These equations can be transformed to the following form:
0 = sum[j=0:order]( sum[i=0:j]( a_ji * x**(j  i) * y**i ))  X 0 = sum[j=0:order]( sum[i=0:j]( b_ji * x**(j  i) * y**i ))  Y
which exist for each set of corresponding points, so we have a set of N * 2 equations. The coefficients appear linearly so we can write A x = 0, where:
A = [[1 x y x**2 x*y y**2 ... 0 ... 0 X] [0 ... 0 1 x y x**2 x*y y**2 Y] ... ... ] x.T = [a00 a10 a11 a20 a21 a22 ... ann b00 b10 b11 b20 b21 b22 ... bnn c3]
In case of total leastsquares the solution of this homogeneous system of equations is the right singular vector of A which corresponds to the smallest singular value normed by the coefficient c3.
Weights can be applied to each pair of corresponding points to indicate, particularly in an overdetermined system, if point pairs have higher or lower confidence or uncertainties associated with them. From the matrix treatment of least squares problems, these weight values are normalised, squarerooted, then built into a diagonal matrix, by which A is multiplied.
 Parameters:
 src(N, 2) array_like
Source coordinates.
 dst(N, 2) array_like
Destination coordinates.
 orderint, optional
Polynomial order (number of coefficients is order + 1).
 weights(N,) array_like, optional
Relative weight values for each pair of points.
 Returns:
 successbool
True, if model estimation succeeds.
ProjectiveTransform
¶
 class skimage.transform.ProjectiveTransform(matrix=None, *, dimensionality=2)[source]¶
Bases:
GeometricTransform
Projective transformation.
Apply a projective transformation (homography) on coordinates.
For each homogeneous coordinate \(\mathbf{x} = [x, y, 1]^T\), its target position is calculated by multiplying with the given matrix, \(H\), to give \(H \mathbf{x}\):
[[a0 a1 a2] [b0 b1 b2] [c0 c1 1 ]].
E.g., to rotate by theta degrees clockwise, the matrix should be:
[[cos(theta) sin(theta) 0] [sin(theta) cos(theta) 0] [0 0 1]]
or, to translate x by 10 and y by 20:
[[1 0 10] [0 1 20] [0 0 1 ]].
 Parameters:
 matrix(D+1, D+1) array_like, optional
Homogeneous transformation matrix.
 dimensionalityint, optional
The number of dimensions of the transform. This is ignored if
matrix
is not None.
 Attributes:
 params(D+1, D+1) array
Homogeneous transformation matrix.
 property dimensionality¶
The dimensionality of the transformation.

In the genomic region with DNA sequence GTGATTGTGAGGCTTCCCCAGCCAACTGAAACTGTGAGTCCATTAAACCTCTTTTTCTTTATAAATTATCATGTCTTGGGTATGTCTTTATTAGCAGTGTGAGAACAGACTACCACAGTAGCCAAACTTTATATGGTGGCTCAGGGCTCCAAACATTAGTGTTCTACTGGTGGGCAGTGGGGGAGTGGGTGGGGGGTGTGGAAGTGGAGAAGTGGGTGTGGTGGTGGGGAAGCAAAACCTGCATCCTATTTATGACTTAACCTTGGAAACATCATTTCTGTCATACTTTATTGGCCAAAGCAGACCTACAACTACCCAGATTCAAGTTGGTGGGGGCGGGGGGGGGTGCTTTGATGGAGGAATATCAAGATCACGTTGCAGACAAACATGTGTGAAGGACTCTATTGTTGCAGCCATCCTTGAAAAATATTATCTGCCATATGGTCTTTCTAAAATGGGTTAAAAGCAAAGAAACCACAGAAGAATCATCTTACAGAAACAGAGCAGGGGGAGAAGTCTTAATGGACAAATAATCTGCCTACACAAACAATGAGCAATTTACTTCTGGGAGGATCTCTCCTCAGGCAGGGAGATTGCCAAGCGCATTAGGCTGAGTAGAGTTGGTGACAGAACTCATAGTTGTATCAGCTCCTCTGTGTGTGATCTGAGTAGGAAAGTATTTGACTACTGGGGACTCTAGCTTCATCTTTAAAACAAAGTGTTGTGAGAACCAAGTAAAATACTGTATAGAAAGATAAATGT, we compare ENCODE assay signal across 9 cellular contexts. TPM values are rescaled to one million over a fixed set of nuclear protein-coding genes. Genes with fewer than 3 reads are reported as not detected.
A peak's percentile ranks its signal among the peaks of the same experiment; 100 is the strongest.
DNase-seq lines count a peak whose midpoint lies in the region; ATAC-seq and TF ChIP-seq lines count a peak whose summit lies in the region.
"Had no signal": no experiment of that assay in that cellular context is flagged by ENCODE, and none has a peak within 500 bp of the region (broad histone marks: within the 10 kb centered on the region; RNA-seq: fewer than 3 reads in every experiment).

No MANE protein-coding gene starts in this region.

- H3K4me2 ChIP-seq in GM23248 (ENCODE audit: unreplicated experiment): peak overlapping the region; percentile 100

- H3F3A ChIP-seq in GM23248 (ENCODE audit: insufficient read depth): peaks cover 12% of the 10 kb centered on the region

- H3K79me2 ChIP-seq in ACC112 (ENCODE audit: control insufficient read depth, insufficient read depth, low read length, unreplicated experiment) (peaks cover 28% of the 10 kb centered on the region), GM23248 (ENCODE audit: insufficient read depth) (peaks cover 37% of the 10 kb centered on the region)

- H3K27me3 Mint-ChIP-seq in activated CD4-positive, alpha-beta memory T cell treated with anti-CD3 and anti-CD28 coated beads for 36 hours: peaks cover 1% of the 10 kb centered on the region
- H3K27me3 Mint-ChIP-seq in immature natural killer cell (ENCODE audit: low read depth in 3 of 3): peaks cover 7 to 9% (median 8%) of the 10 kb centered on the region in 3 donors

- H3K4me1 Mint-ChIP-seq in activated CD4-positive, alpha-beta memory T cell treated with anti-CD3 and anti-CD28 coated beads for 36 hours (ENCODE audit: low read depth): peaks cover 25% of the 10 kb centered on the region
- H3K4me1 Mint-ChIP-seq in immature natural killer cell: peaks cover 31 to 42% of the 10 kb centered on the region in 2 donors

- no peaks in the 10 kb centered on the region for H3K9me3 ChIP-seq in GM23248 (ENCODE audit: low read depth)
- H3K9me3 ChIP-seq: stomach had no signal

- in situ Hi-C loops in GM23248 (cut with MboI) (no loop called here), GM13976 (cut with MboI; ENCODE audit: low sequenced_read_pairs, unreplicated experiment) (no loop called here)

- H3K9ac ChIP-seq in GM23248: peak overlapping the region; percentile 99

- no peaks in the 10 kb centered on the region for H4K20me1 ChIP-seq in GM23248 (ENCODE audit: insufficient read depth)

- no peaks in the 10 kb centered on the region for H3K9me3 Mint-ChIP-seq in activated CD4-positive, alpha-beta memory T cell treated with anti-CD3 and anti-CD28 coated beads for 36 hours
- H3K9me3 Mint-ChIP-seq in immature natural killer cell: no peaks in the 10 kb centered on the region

estimate(src, dst, weights=None)[source]¶
Estimate the transformation from a set of corresponding points.
You can determine the over, well and underdetermined parameters with the total leastsquares method.
Number of source and destination coordinates must match.
The transformation is defined as:
X = (a0*x + a1*y + a2) / (c0*x + c1*y + 1) Y = (b0*x + b1*y + b2) / (c0*x + c1*y + 1)
These equations can be transformed to the following form:
0 = a0*x + a1*y + a2  c0*x*X  c1*y*X  X 0 = b0*x + b1*y + b2  c0*x*Y  c1*y*Y  Y
which exist for each set of corresponding points, so we have a set of N * 2 equations. The coefficients appear linearly so we can write A x = 0, where:
A = [[x y 1 0 0 0 x*X y*X X] [0 0 0 x y 1 x*Y y*Y Y] ... ... ] x.T = [a0 a1 a2 b0 b1 b2 c0 c1 c3]
In case of total leastsquares the solution of this homogeneous system of equations is the right singular vector of A which corresponds to the smallest singular value normed by the coefficient c3.
Weights can be applied to each pair of corresponding points to indicate, particularly in an overdetermined system, if point pairs have higher or lower confidence or uncertainties associated with them. From the matrix treatment of least squares problems, these weight values are normalised, squarerooted, then built into a diagonal matrix, by which A is multiplied.
In case of the affine transformation the coefficients c0 and c1 are 0. Thus the system of equations is:
A = [[x y 1 0 0 0 X] [0 0 0 x y 1 Y] ... ... ] x.T = [a0 a1 a2 b0 b1 b2 c3]
 Parameters:
 src(N, 2) array_like
Source coordinates.
 dst(N, 2) array_like
Destination coordinates.
 weights(N,) array_like, optional
Relative weight values for each pair of points.
 Returns:
 successbool
True, if model estimation succeeds.
Examples using skimage.transform.ProjectiveTransform
¶
Using geometric transformations
Assemble images with simple image stitching
ORB feature detector and binary descriptor
SIFT feature detector and descriptor extractor
SimilarityTransform
¶
 class skimage.transform.SimilarityTransform(matrix=None, scale=None, rotation=None, translation=None, *, dimensionality=2)[source]¶
Bases:
EuclideanTransform
Similarity transformation.
Has the following form in 2D:
X = a0 * x  b0 * y + a1 = = s * x * cos(rotation)  s * y * sin(rotation) + a1 Y = b0 * x + a0 * y + b1 = = s * x * sin(rotation) + s * y * cos(rotation) + b1
where
s
is a scale factor and the homogeneous transformation matrix is:[[a0 b0 a1] [b0 a0 b1] [0 0 1]]
The similarity transformation extends the Euclidean transformation with a single scaling factor in addition to the rotation and translation parameters.
 Parameters:
 matrix(dim+1, dim+1) array_like, optional
Homogeneous transformation matrix.
 scalefloat, optional
Scale factor. Implemented only for 2D and 3D.
 rotationfloat, optional
Rotation angle in counterclockwise direction as radians. Implemented only for 2D and 3D. For 3D, this is given in ZYX Euler angles.
 translation(dim,) array_like, optional
x, y[, z] translation parameters. Implemented only for 2D and 3D.
 Attributes:
 params(dim+1, dim+1) array
Homogeneous transformation matrix.
 estimate(src, dst)[source]¶
Estimate the transformation from a set of corresponding points.
You can determine the over, well and underdetermined parameters with the total leastsquares method.
Number of source and destination coordinates must match.
 Parameters:
 src(N, 2) array_like
Source coordinates.
 dst(N, 2) array_like
Destination coordinates.
 Returns:
 successbool
True, if model estimation succeeds.
 property scale¶
Examples using skimage.transform.SimilarityTransform
¶
Using geometric transformations